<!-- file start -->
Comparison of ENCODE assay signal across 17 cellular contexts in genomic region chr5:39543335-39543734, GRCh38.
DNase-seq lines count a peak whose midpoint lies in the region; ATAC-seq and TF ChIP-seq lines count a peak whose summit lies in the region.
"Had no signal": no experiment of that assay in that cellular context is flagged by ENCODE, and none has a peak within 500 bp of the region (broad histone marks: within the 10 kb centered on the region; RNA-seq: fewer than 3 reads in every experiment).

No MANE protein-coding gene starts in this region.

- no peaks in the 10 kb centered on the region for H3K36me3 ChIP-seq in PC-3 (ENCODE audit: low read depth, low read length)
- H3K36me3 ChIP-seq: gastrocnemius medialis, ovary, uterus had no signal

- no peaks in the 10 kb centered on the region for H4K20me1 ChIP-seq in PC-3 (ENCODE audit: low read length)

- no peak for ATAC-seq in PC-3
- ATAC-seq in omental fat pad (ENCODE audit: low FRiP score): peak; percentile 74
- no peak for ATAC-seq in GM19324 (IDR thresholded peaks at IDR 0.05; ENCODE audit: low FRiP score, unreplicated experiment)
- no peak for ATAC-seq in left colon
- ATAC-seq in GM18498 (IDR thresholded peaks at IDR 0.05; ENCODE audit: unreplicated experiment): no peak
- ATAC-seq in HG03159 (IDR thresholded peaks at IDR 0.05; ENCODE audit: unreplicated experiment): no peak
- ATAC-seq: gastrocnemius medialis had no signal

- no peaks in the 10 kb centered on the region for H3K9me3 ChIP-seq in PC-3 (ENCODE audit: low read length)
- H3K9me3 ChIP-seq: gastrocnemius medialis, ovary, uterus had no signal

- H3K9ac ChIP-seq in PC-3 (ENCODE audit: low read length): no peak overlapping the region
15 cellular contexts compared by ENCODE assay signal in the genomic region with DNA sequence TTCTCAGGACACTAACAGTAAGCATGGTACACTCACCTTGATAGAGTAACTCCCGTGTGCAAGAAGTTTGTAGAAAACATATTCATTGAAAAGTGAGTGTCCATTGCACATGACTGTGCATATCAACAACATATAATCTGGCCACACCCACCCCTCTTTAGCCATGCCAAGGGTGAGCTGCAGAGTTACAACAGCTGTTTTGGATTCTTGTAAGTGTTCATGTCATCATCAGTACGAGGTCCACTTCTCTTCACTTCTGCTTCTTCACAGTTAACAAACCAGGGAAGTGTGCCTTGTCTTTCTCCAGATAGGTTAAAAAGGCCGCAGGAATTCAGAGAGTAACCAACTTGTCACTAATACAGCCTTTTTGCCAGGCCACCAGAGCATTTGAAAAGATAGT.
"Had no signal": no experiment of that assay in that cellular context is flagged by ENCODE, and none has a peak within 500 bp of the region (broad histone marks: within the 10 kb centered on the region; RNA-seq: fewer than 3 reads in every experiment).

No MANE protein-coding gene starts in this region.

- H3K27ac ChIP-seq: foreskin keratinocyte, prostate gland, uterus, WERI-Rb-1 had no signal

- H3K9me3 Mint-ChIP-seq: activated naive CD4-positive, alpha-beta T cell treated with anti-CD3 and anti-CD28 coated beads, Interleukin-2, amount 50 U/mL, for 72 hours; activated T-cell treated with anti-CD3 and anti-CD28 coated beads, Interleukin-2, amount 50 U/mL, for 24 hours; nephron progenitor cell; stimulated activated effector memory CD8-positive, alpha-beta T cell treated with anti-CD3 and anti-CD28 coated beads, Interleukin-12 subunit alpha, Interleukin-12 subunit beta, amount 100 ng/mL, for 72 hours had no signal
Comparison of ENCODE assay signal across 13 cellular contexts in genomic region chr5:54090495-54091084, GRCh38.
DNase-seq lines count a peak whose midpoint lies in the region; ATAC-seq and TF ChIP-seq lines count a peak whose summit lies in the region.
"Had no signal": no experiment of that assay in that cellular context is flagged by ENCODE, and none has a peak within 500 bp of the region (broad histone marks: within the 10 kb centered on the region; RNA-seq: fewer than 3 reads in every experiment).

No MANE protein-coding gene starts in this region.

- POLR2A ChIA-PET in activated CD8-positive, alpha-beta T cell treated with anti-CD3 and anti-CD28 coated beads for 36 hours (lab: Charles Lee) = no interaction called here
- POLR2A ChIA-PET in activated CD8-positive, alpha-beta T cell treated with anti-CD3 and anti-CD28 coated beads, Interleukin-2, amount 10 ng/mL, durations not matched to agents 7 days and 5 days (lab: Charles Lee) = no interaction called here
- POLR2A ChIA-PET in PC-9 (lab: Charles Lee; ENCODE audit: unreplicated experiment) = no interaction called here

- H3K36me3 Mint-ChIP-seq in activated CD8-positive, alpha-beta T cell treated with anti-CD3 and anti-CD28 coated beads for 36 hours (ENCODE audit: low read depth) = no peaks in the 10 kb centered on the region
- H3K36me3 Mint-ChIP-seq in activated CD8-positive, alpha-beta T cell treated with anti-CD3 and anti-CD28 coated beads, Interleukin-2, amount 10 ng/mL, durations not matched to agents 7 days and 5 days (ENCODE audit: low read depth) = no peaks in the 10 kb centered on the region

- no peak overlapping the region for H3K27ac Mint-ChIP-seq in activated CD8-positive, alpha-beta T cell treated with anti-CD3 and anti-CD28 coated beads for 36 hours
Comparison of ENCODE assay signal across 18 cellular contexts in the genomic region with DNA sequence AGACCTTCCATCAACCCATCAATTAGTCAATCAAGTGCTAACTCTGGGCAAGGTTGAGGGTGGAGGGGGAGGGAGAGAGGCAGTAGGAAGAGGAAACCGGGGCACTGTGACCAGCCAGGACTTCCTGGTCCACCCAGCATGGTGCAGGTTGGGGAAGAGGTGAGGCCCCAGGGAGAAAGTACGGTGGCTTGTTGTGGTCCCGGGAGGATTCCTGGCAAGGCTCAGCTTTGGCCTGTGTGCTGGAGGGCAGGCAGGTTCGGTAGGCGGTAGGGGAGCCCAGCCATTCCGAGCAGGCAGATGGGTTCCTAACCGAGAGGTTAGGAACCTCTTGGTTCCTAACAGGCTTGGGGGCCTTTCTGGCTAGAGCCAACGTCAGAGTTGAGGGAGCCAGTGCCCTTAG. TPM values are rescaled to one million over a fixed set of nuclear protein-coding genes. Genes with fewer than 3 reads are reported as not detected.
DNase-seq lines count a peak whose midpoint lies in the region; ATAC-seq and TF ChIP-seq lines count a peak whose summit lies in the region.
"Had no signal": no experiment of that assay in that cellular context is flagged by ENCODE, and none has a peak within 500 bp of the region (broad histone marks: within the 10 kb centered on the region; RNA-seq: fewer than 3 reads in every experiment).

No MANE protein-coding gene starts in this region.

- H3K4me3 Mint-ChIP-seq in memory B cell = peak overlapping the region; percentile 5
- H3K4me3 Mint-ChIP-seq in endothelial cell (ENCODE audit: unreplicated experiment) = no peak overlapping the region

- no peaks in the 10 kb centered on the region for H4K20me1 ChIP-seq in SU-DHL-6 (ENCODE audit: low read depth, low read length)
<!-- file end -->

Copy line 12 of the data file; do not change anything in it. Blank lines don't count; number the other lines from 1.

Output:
- ATAC-seq in GM18498 (IDR thresholded peaks at IDR 0.05; ENCODE audit: unreplicated experiment): no peak